Favorite Travel Quotes

"Travel is fatal to prejudice, bigotry, and narrow-mindedness, and many of our people need it sorely on these accounts."
-- Mark Twain
Innocents Abroad

"Stop worrying about the potholes in the road and celebrate the journey." -- Fitzhugh Mullan

"A good traveler has no fixed plans and is not intent on arriving." -- Lao Tzu

So How Do You Like It? Or, Cycling Prescott’s Peavine Trail

Peavine Trail & columnar rocks

Peavine Trail & columnar rocks

©Bert Gildart: In this day of high gas prices, it is prudent to find a campground that provides various non-motorized forms of recreation. In part that is probably why our good friend Rich Charpentier decided to base himself at Point of Rocks Campground (a superb RV park that provides long-term camping).

About a year ago, Rich pulled his Airstream into this campground and has been here ever since. Yesterday, I found out yet another reason why he’s been so happy with his selection. For one thing, it is close to work for him, but perhaps as important, it provides ready access to some of Arizona’s best cycling.

Apparently he never gets tired of exploring one area in particular–by bike–and neither have I, for yesterday was the fourth time I’ve ridden the area in a week. I’ve discovered you can cycle the 12-mile-long Peavine Trail in about an hour if you push, but not so if photography is your objective. Yesterday, we explored for well over three hours, departing early for the best light. Obviously, photography was our objective.


Departing Point of Rocks on bikes, within a quarter of a mile (less than five minutes) of extremely wide-shoulder riding, we were cruising into Watson Lake State Park and the trailhead for the Peavine.

The trail passes around an arc of Watson Lake, crosses a bridge near the animal shelter, and then joins Peavine Trail proper. And here is where the geology and history get so fascinating. And here’s where Rich, who remains enamored with his huge backyard begins asking, “So how do you like it, Bert? How do you like it?”

Within a few more minutes the granite mountains–with its hills and spire-like formations that appear so impenetrable–begin to open up. Then, they gobble you up. They do so because stresses within the earth occurred here well over a billion years and eventually created conditions that would form the many jumbles of rocks now littering the landscape.

Rich Carpentier cycling Peavine Trail

Rich Charpentier: "So how do you like it?"

These jumbles are what the trail now passes through–and again, Rich couldn’t help himself:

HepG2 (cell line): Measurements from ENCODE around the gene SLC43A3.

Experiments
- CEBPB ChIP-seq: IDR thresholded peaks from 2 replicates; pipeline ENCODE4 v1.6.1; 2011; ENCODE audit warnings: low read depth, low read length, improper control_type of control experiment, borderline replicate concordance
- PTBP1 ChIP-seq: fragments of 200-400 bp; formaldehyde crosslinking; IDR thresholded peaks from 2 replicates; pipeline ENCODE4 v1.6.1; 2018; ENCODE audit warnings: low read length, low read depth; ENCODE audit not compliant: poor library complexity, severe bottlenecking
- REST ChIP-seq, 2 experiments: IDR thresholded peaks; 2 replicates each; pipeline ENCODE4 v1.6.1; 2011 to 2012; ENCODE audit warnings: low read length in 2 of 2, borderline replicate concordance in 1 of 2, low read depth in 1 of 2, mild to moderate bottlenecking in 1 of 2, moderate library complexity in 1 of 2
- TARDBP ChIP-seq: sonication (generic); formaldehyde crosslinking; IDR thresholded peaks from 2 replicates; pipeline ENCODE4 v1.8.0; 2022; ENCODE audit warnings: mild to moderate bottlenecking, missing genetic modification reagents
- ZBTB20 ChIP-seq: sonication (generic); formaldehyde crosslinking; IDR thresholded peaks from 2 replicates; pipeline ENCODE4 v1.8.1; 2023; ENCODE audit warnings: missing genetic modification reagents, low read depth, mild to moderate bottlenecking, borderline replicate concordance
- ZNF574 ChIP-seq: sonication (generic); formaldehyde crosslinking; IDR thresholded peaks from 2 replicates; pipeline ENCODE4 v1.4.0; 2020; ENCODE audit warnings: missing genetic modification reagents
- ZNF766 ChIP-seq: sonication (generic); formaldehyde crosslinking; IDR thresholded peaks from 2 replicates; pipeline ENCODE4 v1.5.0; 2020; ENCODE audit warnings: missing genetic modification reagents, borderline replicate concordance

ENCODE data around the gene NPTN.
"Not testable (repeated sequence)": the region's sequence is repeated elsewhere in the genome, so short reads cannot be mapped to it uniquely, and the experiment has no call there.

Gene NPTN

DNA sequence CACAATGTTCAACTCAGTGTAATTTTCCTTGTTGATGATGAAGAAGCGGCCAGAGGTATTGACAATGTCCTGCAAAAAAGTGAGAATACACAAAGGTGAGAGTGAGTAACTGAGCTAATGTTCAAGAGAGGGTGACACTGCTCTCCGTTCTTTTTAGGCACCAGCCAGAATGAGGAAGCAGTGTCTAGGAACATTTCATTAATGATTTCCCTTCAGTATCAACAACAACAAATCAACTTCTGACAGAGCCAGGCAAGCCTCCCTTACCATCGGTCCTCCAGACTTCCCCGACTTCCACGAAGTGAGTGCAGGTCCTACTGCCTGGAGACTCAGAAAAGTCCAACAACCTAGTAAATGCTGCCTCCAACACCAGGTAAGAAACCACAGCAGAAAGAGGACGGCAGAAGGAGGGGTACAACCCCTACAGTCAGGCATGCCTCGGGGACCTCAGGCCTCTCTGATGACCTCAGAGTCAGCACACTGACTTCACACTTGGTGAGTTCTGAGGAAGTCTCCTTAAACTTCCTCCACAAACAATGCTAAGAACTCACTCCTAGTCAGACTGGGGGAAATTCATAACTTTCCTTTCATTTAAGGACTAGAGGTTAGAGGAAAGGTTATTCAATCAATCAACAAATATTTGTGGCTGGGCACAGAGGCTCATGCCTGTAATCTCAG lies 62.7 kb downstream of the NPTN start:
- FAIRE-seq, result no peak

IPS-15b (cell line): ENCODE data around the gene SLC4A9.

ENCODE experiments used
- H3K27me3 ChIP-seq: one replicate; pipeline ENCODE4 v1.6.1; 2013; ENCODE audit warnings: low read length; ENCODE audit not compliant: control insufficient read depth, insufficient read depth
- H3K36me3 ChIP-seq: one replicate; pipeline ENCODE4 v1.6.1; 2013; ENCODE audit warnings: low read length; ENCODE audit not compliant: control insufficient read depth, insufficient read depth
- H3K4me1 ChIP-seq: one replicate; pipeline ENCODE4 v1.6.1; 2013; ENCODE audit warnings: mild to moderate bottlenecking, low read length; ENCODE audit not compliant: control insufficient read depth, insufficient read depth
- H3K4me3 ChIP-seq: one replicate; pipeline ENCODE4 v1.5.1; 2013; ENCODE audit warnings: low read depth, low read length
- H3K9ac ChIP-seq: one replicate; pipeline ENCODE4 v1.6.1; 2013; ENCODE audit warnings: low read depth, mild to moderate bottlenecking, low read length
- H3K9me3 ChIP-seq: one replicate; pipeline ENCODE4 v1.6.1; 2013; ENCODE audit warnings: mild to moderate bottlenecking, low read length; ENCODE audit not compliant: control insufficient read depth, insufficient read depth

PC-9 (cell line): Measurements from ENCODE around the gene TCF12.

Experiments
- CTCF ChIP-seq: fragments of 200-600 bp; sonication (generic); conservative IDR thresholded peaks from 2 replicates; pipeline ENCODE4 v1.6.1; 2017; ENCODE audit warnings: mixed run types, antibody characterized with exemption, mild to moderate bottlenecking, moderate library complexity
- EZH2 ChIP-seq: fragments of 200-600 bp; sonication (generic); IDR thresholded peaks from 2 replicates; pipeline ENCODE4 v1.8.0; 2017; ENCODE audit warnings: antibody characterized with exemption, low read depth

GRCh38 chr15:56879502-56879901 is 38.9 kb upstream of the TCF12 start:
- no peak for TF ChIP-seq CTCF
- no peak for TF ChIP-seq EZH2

“So how do you like it?”

As I looked around at the cluster of spires and the fields of boulders that seemed to fold one into another I could do little more than nod my approval.


Geologists use the term to describe the deeply buried molten rock that eventually became today’s landscape as a “batholith.” They explain that the batholith eventually solidified, then cracked–creating all the “joints” that weathering rendered as spires. That, of course, required millions of years.

Today, the effect on those who pass them by is at times profound, as expressed by an unknown author:

“Mighty nature’s whims sometimes produce such grotesque and ponderous jumbles of rock material
that in a place like this man stands in fascinated awe and respectful admiration.”


We continue our ride, and, Rich, whose enthusiasm continued unabated, explained that the Yavapai Indians once used the area, but that it was later used by miners who brought railroads into the area, and that most of the Peavine was once part of one of the old railroad beds. Adjacent to us as we rode was Watson Lake, and Rich pointed to the dam in the distance. Today, the “lake” provides habitat for a variety of waterfowl as well as a wonderful area on which kayakers can practice and explore hidden passages

Granite Mountain backdrops Watson Lake & kayaker

Granite Mountain backdrops Watson Lake & kayaker


But the Peavine opened passages for us, and Rich and I continue to explore the land-based ones with our cameras. Eventually we came to one set of spires and we stopped. Light was streaming in from the side and seemed to be illuminating each of the tall finger-like projections with light that almost appeared celestial. We looked at one another and then almost laughed–for simultaneously the question popped out.

“How do you like it; how do you like it.”

There then followed moments of silence in which we both gazed in admiration.

Note: Janie and I leave Prescott today with much regret, thankful for the time both Rich and Sadira have provided in acquainting us with this wonderful part of Arizona.

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